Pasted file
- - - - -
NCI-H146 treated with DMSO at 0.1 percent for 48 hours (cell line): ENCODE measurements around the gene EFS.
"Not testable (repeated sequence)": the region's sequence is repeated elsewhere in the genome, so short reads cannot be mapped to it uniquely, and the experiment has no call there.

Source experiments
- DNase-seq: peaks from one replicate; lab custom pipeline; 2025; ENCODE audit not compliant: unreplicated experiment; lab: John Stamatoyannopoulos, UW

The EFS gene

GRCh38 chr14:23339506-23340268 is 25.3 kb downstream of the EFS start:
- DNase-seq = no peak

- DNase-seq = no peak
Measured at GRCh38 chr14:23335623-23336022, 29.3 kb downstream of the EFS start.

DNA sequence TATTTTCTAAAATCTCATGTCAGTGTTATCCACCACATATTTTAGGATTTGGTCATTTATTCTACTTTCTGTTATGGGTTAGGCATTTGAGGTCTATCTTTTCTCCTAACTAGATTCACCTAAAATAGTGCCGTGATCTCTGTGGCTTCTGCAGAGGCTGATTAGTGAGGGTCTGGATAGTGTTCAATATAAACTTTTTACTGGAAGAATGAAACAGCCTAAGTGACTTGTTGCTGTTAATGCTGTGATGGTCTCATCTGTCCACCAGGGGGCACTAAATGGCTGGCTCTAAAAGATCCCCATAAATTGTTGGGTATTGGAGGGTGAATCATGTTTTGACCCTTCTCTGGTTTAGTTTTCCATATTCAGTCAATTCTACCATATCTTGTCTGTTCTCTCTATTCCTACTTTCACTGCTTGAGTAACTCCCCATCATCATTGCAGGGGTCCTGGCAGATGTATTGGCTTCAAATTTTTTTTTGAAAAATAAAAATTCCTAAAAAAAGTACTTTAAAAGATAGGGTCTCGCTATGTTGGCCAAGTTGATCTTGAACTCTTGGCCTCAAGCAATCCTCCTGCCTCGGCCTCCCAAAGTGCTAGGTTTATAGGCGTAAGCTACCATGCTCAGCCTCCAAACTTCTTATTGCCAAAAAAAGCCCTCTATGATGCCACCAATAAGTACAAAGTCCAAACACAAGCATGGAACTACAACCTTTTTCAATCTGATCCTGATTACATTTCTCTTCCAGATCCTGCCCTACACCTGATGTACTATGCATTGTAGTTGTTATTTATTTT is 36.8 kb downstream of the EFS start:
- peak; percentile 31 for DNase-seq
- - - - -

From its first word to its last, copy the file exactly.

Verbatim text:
NCI-H146 treated with DMSO at 0.1 percent for 48 hours (cell line): ENCODE measurements around the gene EFS.
"Not testable (repeated sequence)": the region's sequence is repeated elsewhere in the genome, so short reads cannot be mapped to it uniquely, and the experiment has no call there.

Source experiments
- DNase-seq: peaks from one replicate; lab custom pipeline; 2025; ENCODE audit not compliant: unreplicated experiment; lab: John Stamatoyannopoulos, UW

The EFS gene

GRCh38 chr14:23339506-23340268 is 25.3 kb downstream of the EFS start:
- DNase-seq = no peak

- DNase-seq = no peak
Measured at GRCh38 chr14:23335623-23336022, 29.3 kb downstream of the EFS start.

DNA sequence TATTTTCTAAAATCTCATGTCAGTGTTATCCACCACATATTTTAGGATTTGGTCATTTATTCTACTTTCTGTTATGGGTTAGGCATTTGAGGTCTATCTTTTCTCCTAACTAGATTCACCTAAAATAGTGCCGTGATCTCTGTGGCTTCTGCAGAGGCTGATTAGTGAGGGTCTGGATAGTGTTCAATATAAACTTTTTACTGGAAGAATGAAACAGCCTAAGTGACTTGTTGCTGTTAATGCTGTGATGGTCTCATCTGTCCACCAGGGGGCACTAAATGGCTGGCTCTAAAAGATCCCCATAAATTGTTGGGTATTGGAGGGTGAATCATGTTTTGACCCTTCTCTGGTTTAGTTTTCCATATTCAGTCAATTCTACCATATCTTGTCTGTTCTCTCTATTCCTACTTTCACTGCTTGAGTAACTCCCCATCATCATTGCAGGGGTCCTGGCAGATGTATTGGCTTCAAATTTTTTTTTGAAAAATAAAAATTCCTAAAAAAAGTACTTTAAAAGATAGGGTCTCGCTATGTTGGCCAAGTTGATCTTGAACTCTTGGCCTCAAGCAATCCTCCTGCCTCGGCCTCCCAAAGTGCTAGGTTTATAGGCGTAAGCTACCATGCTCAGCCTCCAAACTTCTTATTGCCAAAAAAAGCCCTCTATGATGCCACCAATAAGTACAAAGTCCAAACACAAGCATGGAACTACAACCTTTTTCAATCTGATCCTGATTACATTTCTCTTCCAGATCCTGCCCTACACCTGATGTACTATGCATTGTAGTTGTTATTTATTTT is 36.8 kb downstream of the EFS start:
- peak; percentile 31 for DNase-seq